by Stan Lewis
Every year St. Kitts-Nevis celebrates National Carnival but lest we forget, the foundation was laid before 1971. This was due mainly to the efforts of Basil Henderson, a Steel Band Association, a Carnival Committee, social organizations, concerned friends and dedicated individuals.
It was a 1957 proposal that established carnival in St. Kitts-Nevis. However, much of the ingredients were already in place. Steel band was introduced earlier and calypso had been around even longer. Carnival was a new phenomenon, a cultural shift that started in Trinidad and was replicated in Antigua. However, its introduction was not expected to be easy as steel band had faced many challenges before coming into its own and even though calypso survived, there was no formal recognition of that art form.
Up until then, Christmas activities were limited to caroling, worship, family time, private social gathering and street folklore better known as Christmas Sport. The introduction of carnival was expected to provide a national platform, a showcase where different talents could be expressed and recognized officially and publicly. It was also an opportunity to add more flavor, spark creativity and encourage competition.
It was evident, the traditional Christmas celebrations and seasonal festivities were declining. Talented performers had aged, some had passed and many had emigrated to Aruba, Curacao, United States Virgin Islands and England. As far back as April 1946, shipping agent Ryan and Uddenberg advertised It is expected that a schooner will be calling directly for passengers to Aruba and Curacao between the 16 –20th”and in 1948 the Daily Bulletin headlined, More workers leave St. Kitts for Curacao.” Steamships like the T.S.S “Lucania” advertised in local newspapers, enticing first class passengers with cabin and dormitory accommodation for a transatlantic trip to the United Kingdom.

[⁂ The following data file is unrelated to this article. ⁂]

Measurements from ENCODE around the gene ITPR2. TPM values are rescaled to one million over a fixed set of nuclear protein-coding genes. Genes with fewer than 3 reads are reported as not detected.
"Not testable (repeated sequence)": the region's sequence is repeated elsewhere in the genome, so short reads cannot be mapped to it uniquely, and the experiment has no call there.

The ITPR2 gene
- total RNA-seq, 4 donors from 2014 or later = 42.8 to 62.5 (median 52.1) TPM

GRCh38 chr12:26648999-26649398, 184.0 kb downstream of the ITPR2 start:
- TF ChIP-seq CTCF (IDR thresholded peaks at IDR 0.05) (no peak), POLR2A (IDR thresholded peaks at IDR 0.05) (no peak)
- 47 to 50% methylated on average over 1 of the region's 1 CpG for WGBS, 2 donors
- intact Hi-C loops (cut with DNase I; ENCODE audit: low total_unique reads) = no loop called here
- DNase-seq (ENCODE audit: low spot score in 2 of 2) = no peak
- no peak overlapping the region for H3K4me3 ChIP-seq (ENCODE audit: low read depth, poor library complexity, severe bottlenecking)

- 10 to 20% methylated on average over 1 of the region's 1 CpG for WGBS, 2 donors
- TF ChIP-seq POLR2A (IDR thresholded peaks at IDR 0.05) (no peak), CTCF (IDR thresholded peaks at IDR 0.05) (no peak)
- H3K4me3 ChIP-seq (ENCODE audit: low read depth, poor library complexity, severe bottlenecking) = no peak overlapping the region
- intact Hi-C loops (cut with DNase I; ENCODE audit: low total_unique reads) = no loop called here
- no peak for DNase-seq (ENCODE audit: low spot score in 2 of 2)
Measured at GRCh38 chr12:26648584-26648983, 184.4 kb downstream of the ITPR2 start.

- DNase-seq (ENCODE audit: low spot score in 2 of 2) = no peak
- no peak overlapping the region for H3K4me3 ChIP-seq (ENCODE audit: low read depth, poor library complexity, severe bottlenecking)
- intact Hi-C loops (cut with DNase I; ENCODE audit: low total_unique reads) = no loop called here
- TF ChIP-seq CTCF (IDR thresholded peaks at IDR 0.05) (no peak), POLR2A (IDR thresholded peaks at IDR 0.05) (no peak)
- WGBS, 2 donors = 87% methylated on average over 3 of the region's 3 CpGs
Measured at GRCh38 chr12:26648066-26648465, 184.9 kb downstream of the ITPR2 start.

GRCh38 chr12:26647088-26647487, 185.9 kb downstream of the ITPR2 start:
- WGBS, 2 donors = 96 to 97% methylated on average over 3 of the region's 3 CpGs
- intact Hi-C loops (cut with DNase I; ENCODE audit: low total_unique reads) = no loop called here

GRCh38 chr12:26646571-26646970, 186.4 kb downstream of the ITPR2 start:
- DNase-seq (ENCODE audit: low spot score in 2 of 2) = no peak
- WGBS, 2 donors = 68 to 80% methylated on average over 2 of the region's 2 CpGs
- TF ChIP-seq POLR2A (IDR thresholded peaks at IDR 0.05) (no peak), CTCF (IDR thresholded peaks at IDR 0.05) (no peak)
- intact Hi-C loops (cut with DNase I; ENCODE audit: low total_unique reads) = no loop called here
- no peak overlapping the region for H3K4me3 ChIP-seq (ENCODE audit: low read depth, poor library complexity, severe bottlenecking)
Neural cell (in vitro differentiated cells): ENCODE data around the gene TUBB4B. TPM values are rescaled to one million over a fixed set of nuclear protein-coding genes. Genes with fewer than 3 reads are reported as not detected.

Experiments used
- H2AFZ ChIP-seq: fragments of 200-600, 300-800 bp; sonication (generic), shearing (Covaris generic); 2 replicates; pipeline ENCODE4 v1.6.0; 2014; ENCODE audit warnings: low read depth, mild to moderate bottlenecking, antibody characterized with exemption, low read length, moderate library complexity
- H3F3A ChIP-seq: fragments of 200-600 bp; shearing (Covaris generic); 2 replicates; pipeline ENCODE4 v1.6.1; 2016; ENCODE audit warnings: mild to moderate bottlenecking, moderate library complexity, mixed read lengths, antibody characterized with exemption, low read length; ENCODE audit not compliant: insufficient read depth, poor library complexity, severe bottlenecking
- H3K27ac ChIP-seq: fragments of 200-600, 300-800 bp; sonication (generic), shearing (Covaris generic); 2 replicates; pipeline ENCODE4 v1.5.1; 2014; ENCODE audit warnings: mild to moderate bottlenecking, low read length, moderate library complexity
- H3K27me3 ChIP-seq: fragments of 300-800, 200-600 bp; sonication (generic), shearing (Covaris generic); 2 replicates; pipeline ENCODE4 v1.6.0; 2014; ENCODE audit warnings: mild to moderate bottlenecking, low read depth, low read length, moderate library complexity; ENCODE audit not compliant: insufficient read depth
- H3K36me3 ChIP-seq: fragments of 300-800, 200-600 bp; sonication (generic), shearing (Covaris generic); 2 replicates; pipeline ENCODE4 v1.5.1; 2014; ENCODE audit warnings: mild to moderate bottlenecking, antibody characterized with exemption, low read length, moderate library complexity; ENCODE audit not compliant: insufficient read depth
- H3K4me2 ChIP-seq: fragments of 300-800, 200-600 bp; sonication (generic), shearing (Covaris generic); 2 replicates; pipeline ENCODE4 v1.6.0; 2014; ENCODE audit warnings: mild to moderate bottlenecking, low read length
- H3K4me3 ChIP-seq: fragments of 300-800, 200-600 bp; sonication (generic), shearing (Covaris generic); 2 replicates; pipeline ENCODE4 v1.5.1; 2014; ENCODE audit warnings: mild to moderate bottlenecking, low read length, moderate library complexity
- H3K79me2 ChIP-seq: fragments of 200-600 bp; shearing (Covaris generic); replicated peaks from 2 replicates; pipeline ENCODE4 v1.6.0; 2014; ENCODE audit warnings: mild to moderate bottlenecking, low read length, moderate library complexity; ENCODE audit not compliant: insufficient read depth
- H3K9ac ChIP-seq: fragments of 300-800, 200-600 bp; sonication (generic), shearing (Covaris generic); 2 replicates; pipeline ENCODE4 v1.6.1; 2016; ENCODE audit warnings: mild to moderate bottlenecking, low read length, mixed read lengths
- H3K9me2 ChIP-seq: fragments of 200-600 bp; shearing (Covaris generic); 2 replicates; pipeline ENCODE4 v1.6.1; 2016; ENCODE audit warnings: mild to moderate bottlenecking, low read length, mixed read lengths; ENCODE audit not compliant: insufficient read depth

In a 1957 article, the Union Messenger observed that … in recent years the sports-groups have shown marked deterioration, both in appearance and continuity – migration of so many of our people to the UK may be the reason.” Basil Henderson, a community organizer had also assessed that Christmas was “losing its flavor,” the state of street folklore becoming worse each year. So at a meeting at Warner Park on 3rd September, 1957 he solicited help from the Basseterre community to form a Carnival committee in the hope that a Carnival would “encourage strangers and enhance trade.”
Initially, the objective was to stage an annual Carnival Queen Competition. The show was expected to raise funds for a Carnival Queen’s visit to Trinidad with the hope of bringing back to St. Kitts-Nevis, the true spirit of Carnival. Henderson did a great deal of legwork. He garnered support from four firms; each promising to sponsor a contestant while others pledged assistance.
By October the Committee included Major L.N. Alfonso, Tony Lawrence, Leroy Coury, A. Knight, E. Vanterpool, Miss Barker, Mrs. J. W. Herbert, Mrs. Pinnard, Redmill, Mrs. Skerritt, Mrs. V. Vysipal, Miss. M. Malone, Miss Dinzey, Dr. Boyd, Mr. Brisbane, Mr. Belcher, Mrs. Mestier and Mr. P. Evelyn. They were a group of motivated individuals and received support from other prominent individuals, government officials and social organizations like the Jaycees. The group planned several dances to raise funds including one to be held on Halloween and it was decided that the queen show would be held on Saturday December 28 at 8:30 pm at Warner Park. By then, the scope had widened to include a procession of troupes and floats, a calypso show and other activities. Prizes were to be awarded to the best-decorated float, biggest troupe, prettiest troupe, best dancing troupe, best singing troop and prettiest individual. The ambitious program of the 1957 inaugural Carnival listed the following activities: